“CODA,” a coming-of-age drama centered on the only hearing member of a deaf family, took the top honor at Sunday’s 28th Screen Actors Guild Awards, Hollywood’s first marquee awards show of the year.
The film triumphed in a best film ensemble field, which also included the 1960s-set tale “Belfast,” the doomsday satire “Don’t Look Up,” the true-crime melodrama “House of Gucci” and the sports biopic “King Richard.”
Marlee Matlin, accepting the ensemble prize on behalf of the “CODA” cast, dedicated the award to children of deaf adults around the world.
“We — deaf actors — have come a long way,” Matlin said through an American Sign Language interpreter. “This validates the fact that we, deaf actors, can work just like anybody else. We look forward to more opportunities for deaf actors, deaf culture.”
Jane Campion’s “The Power of the Dog,” this year’s leading Oscar contender, failed to land a best ensemble nomination. But three of the film’s actors — Benedict Cumberbatch, Kirsten Dunst and Kodi Smit-McPhee — were up for individual prizes.
Will Smith nabbed a trophy for his role as Richard Williams, the father of tennis stars Venus and Serena, in “King Richard.” Jessica Chastain was recognized for her portrayal of Tammy Faye Messner, the ex-wife of televangelist Jim Bakker, in “The Eyes of Tammy Faye.”
Smith, tears streaming down his cheeks, said hearing his name called while sitting next to Venus Williams was “one of the greatest moments of my career.”
The supporting performance statuettes went to Troy Kotsur (“CODA”) and Ariana DeBose (“West Side Story”), two first-time nominees.
Kotsur, who is deaf and delivered his acceptance speech through an American Sign Language interpreter, thanked Apple TV+ for providing “support and access.” The company acquired the film at the Sundance Film Festival for $25 million.
The ceremony was held at the Barker Hangar in Santa Monica, California. TBS and TNT aired the telecast, and the show will be available to stream Monday on HBO Max.
The results at the SAG Awards do not always match up with those of the Academy Awards. The cast of Aaron Sorkin’s “The Trial of the Chicago 7” nabbed the film ensemble award at last year’s SAG ceremony, while best picture at the Oscars went to “Nomadland.”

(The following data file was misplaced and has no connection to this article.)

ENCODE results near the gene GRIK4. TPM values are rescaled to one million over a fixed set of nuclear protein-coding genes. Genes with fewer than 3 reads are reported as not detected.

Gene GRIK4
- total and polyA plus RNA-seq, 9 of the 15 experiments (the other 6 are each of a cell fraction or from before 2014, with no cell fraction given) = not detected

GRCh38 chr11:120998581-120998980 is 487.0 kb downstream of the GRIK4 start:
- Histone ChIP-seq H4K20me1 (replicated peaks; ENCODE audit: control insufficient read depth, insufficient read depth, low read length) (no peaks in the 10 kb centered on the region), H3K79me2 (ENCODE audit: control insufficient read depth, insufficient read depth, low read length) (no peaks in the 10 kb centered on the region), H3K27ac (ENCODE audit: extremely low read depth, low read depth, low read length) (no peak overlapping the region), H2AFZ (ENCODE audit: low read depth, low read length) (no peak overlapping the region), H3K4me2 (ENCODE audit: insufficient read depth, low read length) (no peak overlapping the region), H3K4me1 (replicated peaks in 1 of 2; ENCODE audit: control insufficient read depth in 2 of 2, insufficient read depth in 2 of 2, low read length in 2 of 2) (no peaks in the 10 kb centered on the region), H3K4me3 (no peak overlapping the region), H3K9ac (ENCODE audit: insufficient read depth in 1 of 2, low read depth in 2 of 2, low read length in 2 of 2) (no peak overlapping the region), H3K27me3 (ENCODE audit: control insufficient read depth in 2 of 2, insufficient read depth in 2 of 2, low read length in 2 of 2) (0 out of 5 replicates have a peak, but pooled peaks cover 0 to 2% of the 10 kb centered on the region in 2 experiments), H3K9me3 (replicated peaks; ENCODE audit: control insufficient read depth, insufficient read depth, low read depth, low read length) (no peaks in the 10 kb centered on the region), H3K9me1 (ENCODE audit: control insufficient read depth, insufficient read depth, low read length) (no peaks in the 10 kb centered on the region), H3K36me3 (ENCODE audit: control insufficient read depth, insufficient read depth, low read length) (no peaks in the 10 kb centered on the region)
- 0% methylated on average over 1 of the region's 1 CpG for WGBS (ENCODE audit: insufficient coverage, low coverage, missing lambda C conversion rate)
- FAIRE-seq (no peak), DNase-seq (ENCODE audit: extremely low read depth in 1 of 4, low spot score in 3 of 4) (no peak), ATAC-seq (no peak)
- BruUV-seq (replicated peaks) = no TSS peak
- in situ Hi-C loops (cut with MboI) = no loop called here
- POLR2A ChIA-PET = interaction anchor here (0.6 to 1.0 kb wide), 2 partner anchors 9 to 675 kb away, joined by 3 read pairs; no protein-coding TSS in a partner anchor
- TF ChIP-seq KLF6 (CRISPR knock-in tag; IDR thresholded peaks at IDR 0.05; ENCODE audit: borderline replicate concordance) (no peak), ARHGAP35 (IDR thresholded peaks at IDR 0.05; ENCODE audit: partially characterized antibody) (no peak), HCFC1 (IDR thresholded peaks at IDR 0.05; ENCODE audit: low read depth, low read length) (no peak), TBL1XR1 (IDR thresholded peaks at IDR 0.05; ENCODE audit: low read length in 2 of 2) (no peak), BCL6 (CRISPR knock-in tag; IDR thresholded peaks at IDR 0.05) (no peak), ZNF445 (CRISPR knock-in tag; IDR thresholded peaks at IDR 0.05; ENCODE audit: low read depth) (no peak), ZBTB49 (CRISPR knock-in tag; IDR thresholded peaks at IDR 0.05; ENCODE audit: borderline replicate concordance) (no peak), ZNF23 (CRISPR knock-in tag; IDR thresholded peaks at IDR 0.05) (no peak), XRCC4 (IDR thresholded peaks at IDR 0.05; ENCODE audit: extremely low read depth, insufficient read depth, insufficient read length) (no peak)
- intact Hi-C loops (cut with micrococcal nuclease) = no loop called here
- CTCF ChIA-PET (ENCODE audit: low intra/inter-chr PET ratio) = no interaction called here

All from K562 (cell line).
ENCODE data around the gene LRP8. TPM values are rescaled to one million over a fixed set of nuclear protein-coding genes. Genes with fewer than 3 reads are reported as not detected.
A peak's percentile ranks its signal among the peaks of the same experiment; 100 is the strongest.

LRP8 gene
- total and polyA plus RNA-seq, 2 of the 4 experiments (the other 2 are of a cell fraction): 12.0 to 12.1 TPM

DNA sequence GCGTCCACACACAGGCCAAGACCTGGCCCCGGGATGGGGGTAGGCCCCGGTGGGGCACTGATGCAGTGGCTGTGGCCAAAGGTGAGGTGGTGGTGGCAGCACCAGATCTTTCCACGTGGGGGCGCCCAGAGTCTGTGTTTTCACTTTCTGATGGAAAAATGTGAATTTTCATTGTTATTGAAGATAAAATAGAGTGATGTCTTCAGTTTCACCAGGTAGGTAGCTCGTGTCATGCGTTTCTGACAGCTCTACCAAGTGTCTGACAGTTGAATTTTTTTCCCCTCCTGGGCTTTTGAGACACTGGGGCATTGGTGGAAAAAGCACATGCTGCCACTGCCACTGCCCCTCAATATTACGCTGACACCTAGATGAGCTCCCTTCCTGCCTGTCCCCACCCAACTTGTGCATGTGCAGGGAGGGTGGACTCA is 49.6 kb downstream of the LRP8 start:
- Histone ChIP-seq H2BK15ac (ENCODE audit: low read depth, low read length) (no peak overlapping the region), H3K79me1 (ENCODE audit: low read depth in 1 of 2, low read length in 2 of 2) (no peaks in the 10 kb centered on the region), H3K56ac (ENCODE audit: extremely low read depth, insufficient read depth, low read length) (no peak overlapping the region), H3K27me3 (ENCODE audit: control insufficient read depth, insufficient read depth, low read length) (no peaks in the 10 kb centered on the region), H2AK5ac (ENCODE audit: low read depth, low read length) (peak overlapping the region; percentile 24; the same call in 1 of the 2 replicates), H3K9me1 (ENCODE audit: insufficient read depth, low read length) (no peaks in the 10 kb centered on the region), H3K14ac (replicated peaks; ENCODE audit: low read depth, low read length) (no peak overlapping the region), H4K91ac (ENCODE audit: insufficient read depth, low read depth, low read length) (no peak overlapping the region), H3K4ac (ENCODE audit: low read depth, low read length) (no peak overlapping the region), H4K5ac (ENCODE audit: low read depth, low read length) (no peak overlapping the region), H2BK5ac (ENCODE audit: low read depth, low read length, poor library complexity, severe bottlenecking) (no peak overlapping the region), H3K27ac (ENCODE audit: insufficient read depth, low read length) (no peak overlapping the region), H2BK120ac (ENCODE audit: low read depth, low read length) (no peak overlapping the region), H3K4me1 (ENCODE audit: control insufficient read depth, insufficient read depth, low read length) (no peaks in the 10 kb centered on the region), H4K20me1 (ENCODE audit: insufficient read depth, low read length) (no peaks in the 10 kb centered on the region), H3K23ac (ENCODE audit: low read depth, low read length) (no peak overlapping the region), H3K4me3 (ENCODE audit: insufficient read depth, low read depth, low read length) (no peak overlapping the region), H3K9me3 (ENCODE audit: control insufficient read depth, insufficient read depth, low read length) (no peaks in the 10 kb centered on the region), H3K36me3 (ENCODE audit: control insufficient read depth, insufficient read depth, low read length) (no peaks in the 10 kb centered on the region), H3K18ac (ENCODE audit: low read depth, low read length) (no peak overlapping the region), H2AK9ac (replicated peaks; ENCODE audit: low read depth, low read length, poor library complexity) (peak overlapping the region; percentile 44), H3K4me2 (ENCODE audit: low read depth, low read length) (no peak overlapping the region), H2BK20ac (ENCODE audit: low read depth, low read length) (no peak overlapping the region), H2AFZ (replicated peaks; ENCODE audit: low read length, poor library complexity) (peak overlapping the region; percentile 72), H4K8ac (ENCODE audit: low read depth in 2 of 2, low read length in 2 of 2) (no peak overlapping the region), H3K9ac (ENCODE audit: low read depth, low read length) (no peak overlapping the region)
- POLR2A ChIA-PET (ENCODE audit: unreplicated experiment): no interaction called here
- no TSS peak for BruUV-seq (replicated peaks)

Two years ago, however, SAG Awards victory for Bong Joon Ho’s “Parasite” foreshadowed the movie’s history-making night at the 92nd Academy Awards, where it became the first non-English-language film to win best picture.
In the television races, the ensembles of the HBO drama “Succession” and the Apple TV+ comedy “Ted Lasso” added to their collections of industry plaudits.
TV acting winners included Lee Jung-jae (“Squid Game”), Jung Ho-yeon (“Squid Game”), Jason Sudeikis (“Ted Lasso”), Jean Smart (“Hacks”), Michael Keaton (“Dopesick”) and Kate Winslet (“Mare of Easttown”).
Keaton, recognized for his role on a miniseries about the opioid addiction crisis, dedicated his award to his nephew and sister. Fighting back tears and pausing to collect his thoughts, he explained that he lost his nephew to drug addiction.
The screen veteran Helen Mirren received the Life Achievement Award. Winslet introduced the segment in a video message, and Cate Blanchett presented the honor.
“I suppose I’m still alive, so by that measure, I’m eligible,” Mirren joked in her acceptance speech. She paid tribute to the craft of acting, alternating between earnest tributes to her peers and salty one-liners.
Covid jokes, Ukraine tributes
The evening kicked off with a brief “Hamilton” reunion. Lin-Manuel Miranda, Leslie Odom Jr. and Daveed Diggs took the stage to introduce the evening’s theme: “Together again.”
“Finally, we return to a world where all we have to do to hang out like this is get dressed up, show up, get swabbed, sanitized, masked, vaccinated, boosted, rapid-tested and PCR-cleared within 48 hours,” Odom joked. “Who’s ready to party?”
Diggs, for his part, quipped that Covid protocols would be closely monitored by the guards from “Squid Game,” a dystopian survival series.
Odom struck a more serious note minutes later, however, addressing the camera to say the attendees were “holding a place in our hearts for the people of Ukraine” as Russian President Vladimir Putin’s forces invade the country.
“Succession” star Brian Cox, accepting the drama series ensemble prize, recognized the conflict in Ukraine, too.
Cox, surrounded by his “Succession” cast mates, acknowledged that Ukrainian President Volodymyr Zelenskyy was a comedian and performer before taking office in 2019. He then blasted the Russian government for placing limits on what artists can say about the conflict.
“They are told, under pain of high treason, that they cannot say a word about Ukraine, and I think that is pretty awful,” Cox said. He called on the audience to celebrate Russians who take a stand against Putin’s offensive in a democratic nation.
The SAG Awards usually follow the Golden Globe Awards in the Hollywood calendar. But this year, the Globes ceremony was not broadcast on network television or livestreamed online. (The show typically airs on NBC.)
The Hollywood Foreign Press Association, reeling from a public relations storm over ethical lapses and a lack of internal diversity, announced its awards winners on social media.